US policy initiatives toward Southeast Asia and allies like Australia and Japan are a derivative of its policy of containment and confrontation of China. They are dominated by what these countries can do to support this effort. The U.S. appeals to them to support its Freedom of Navigation Operations challenging China’s claims in the South China Sea—or to at least undertake their own. The U.S. wants them to join its maritime domain awareness network and is assisting them to do so.  It asks them to allow it to base or “rotate” its troops and equipment on their territory or to facilitate their presence and missions in the region by providing refueling locations for its planes gathering intelligences on China. For those that can, like Australia and Japan, the U.S. wants them to provide military assistance and training to key countries in the region to enhance their capacity to assist the U.S. in a time of need. Perhaps most important, the U.S. wants them to publicly welcome and support its political position and military presence in the region. So far the results are embryonic and mixed.

The U.S. is also making increasingly strident attempts to counter China’s growing soft power.  Because the US cannot hope to match China’s economic largesse, it’s soft power increasingly relies on the attraction of its economic and political values and the shared commitment of its allies and friends to democracy and the existing US led international order. Thus the U.S. has launched a campaign touting these values publicly condemns China’s value and behavior, and warning others of China’s nefarious intentions – in general and in particular in the South China Sea.  Moreover it has stepped up its “diplomatic” efforts to persuade Southeast Asians to support its policy. In January, US Secretary of Defense James Mattis visited Indonesia and Vietnam. His mission was to begin implementing the new US Defense Strategy that calls for expanding and transforming Washington’s network of alliances and partnerships in the Asia-Pacific into a “networked security architecture”. In late July/early August US Secretary of State Mike Pompeo attended the Shangri-la Dialogue and the ASEAN Regional Forum in Singapore. Aside from the lobbying he did there, he also visited Malaysia and Indonesia presumably pushing this policy that at base is aimed at China.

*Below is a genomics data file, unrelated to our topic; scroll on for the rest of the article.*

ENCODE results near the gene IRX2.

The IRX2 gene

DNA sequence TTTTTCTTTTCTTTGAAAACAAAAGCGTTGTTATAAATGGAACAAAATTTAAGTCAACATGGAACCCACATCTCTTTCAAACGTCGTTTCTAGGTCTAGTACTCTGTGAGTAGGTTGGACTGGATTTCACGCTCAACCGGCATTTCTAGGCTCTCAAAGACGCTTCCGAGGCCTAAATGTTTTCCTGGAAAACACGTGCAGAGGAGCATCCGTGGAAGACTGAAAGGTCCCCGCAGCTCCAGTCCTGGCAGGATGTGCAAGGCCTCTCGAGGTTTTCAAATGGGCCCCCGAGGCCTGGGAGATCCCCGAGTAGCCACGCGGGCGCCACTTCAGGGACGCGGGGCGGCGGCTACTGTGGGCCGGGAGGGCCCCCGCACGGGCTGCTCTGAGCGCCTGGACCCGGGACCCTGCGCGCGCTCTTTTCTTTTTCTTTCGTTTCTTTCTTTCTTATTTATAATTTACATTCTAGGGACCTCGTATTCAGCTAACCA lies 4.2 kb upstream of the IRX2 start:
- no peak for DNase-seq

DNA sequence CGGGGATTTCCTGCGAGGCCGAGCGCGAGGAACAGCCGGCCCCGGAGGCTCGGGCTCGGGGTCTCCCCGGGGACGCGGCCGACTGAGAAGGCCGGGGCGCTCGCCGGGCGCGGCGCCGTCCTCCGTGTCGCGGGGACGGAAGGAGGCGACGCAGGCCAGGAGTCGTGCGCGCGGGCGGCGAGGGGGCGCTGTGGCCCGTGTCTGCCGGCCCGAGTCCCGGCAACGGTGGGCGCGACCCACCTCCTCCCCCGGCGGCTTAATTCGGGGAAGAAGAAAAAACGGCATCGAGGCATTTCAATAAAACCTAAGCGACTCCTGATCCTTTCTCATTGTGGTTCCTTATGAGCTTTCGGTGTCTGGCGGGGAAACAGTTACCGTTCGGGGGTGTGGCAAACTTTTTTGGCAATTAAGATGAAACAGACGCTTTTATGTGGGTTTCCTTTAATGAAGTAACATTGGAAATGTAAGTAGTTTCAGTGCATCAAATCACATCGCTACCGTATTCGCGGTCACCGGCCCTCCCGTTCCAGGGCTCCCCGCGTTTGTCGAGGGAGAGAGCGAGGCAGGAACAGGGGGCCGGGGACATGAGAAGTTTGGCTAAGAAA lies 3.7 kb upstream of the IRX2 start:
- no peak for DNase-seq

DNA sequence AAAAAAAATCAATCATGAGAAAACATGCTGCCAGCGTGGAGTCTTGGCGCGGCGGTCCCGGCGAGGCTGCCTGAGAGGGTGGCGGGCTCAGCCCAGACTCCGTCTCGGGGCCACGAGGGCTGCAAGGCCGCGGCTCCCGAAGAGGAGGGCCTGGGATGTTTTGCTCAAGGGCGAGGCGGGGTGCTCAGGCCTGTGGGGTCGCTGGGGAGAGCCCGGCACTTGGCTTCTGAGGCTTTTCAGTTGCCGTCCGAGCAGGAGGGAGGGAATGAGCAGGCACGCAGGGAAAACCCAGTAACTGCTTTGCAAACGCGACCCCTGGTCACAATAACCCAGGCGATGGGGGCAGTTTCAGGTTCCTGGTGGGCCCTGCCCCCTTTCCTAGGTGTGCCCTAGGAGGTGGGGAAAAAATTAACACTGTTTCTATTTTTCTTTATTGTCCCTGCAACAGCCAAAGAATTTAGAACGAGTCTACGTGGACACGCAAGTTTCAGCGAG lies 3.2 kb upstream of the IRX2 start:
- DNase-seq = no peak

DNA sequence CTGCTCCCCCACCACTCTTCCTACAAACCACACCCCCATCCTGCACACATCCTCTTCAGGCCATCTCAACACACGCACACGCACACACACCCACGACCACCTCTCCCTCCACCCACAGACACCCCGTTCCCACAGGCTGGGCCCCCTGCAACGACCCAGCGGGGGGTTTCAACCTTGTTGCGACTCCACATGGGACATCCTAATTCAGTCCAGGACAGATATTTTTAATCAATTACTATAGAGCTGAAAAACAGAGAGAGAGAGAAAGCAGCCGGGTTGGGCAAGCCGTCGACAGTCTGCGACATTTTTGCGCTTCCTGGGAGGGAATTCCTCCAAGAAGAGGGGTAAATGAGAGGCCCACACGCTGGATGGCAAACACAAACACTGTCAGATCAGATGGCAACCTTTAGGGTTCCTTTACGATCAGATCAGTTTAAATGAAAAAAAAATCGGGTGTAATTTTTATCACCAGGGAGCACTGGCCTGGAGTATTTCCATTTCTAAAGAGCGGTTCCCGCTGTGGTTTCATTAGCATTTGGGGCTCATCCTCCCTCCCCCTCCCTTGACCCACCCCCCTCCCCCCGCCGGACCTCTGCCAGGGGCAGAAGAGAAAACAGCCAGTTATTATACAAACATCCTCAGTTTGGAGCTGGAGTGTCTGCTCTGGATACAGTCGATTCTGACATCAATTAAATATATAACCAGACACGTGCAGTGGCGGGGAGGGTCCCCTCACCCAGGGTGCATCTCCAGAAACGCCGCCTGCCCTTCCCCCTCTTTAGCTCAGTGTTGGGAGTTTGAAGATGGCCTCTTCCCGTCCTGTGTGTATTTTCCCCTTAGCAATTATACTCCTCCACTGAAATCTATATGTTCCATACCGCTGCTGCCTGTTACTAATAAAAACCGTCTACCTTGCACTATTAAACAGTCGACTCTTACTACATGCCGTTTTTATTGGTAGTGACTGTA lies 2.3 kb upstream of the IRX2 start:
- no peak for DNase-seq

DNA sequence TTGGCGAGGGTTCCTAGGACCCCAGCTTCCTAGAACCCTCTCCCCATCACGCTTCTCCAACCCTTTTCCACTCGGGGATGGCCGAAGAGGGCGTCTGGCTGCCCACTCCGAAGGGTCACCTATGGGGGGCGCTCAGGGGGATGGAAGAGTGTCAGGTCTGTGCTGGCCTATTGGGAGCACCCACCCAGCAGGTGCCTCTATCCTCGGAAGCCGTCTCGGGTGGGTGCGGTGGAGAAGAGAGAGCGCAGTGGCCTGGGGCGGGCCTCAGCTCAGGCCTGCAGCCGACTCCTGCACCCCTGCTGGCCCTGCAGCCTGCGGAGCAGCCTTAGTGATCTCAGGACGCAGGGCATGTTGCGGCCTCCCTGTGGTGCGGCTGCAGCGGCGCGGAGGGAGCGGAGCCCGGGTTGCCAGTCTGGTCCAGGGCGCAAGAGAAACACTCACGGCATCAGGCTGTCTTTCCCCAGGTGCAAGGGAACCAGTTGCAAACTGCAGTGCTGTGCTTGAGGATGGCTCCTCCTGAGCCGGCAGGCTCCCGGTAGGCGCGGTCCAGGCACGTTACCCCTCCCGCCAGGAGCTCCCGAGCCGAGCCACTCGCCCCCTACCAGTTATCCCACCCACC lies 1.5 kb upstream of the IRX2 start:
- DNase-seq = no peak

Ironically, the more the U.S. hardens its policy against China and increases its pressure for support from the region, the more its “soft power’ wanes. Its ‘allies and friends’ in Southeast Asia in particular do not want a confrontation between the U.S. and China – at least one that will involve or negatively affect them.

Their particular concern is that the intensifying competition for influence and military dominance in the region could spill over into their domestic politics with the U.S. and China each supporting its supporters and opposing its opponents.  This happened during the Cold War between the U.S. and the Soviet Union and it could happen again. They rightly fear that in the supposed words of Thucydides “the strong will do what they can and the weak will suffer what they must”.

So Southeast Asian leaders are doing the best they can to preserve a modicum of independence and security for their nations. They are hedging between the two. As former Australian Prime Minister Kevin Rudd puts it  “many US allies may decide to hedge their bets, waiting until it becomes clearer whether the US [policy] shift will be permanent and whether it will succeed.” https://www.foreignaffairs.com/articles/china/2018-10-22/how-avoid-avoidable-war Meanwhile they are increasingly aware that they are becoming pawns in a US-China ‘Great Game’ and that the policy of the U.S.  – – as well as that of China – –  towards them must be viewed through this prism.

*Mark J. Valencia, Adjunct Senior Scholar, National Institute for South China Sea Studies, Haiku, China

This piece first appeared in the IPP Review.

 

Thursday, November 15, 2018

Kerry B. Collison Asia News: INDONESIAN prisons will soon start spawning even m...

Kerry B. Collison Asia News: INDONESIAN prisons will soon start spawning even m...: INDONESIAN prisons will soon start spawning even more jihadists A new law is funnelling more radicals into the ordinary prison popula...

INDONESIAN prisons will soon start spawning even more jihadists


INDONESIAN prisons will soon start spawning even more jihadists

A new law is funnelling more radicals into the ordinary prison population

AMAN ABDURRAHMAN was first arrested in 2004 following an accidental explosion during a bomb-making class near Jakarta. But his career as a jihadist really got going in prison, where he has spent 12 of the subsequent 14 years. Until recently Mr Aman was able to run a militant propaganda campaign from his cell. He translated some 115 articles from Islamic State publications into Indonesian and uploaded them online. He also recruited volunteers to go fight in Syria—all from behind bars. He became IS’s “most important ideological promoter” in Indonesia, according to Sidney Jones of the Institute for Policy Analysis of Conflict (IPAC), a think-tank in Jakarta. Abu Bakar Basyir (pictured), a radical cleric on death row for masterminding bombings in Bali in 2002 that killed more than 200 people, first befriended Mr Aman in prison and then distanced himself from him because he was “too hardline”.